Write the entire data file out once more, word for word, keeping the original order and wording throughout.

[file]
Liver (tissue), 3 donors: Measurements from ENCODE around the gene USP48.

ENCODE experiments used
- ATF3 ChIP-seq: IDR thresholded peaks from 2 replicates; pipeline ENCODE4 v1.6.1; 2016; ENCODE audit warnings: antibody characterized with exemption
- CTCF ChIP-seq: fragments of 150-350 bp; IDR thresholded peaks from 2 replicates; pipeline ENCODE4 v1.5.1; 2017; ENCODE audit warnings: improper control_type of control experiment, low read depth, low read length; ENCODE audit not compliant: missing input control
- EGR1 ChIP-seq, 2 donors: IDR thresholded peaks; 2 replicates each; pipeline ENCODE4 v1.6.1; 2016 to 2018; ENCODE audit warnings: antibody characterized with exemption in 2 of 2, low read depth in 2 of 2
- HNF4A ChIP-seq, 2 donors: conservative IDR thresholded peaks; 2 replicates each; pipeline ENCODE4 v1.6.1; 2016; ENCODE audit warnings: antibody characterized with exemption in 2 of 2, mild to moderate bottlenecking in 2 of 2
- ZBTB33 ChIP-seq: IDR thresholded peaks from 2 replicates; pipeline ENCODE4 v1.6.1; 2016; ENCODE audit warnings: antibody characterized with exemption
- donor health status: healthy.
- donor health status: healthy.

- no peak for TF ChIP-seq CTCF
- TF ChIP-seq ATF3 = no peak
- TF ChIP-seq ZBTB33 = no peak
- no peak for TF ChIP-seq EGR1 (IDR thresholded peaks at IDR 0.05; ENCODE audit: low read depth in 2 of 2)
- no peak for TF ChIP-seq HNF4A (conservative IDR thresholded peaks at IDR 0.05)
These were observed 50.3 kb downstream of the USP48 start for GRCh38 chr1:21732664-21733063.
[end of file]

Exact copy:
Liver (tissue), 3 donors: Measurements from ENCODE around the gene USP48.

ENCODE experiments used
- ATF3 ChIP-seq: IDR thresholded peaks from 2 replicates; pipeline ENCODE4 v1.6.1; 2016; ENCODE audit warnings: antibody characterized with exemption
- CTCF ChIP-seq: fragments of 150-350 bp; IDR thresholded peaks from 2 replicates; pipeline ENCODE4 v1.5.1; 2017; ENCODE audit warnings: improper control_type of control experiment, low read depth, low read length; ENCODE audit not compliant: missing input control
- EGR1 ChIP-seq, 2 donors: IDR thresholded peaks; 2 replicates each; pipeline ENCODE4 v1.6.1; 2016 to 2018; ENCODE audit warnings: antibody characterized with exemption in 2 of 2, low read depth in 2 of 2
- HNF4A ChIP-seq, 2 donors: conservative IDR thresholded peaks; 2 replicates each; pipeline ENCODE4 v1.6.1; 2016; ENCODE audit warnings: antibody characterized with exemption in 2 of 2, mild to moderate bottlenecking in 2 of 2
- ZBTB33 ChIP-seq: IDR thresholded peaks from 2 replicates; pipeline ENCODE4 v1.6.1; 2016; ENCODE audit warnings: antibody characterized with exemption
- donor health status: healthy.
- donor health status: healthy.

- no peak for TF ChIP-seq CTCF
- TF ChIP-seq ATF3 = no peak
- TF ChIP-seq ZBTB33 = no peak
- no peak for TF ChIP-seq EGR1 (IDR thresholded peaks at IDR 0.05; ENCODE audit: low read depth in 2 of 2)
- no peak for TF ChIP-seq HNF4A (conservative IDR thresholded peaks at IDR 0.05)
These were observed 50.3 kb downstream of the USP48 start for GRCh38 chr1:21732664-21733063.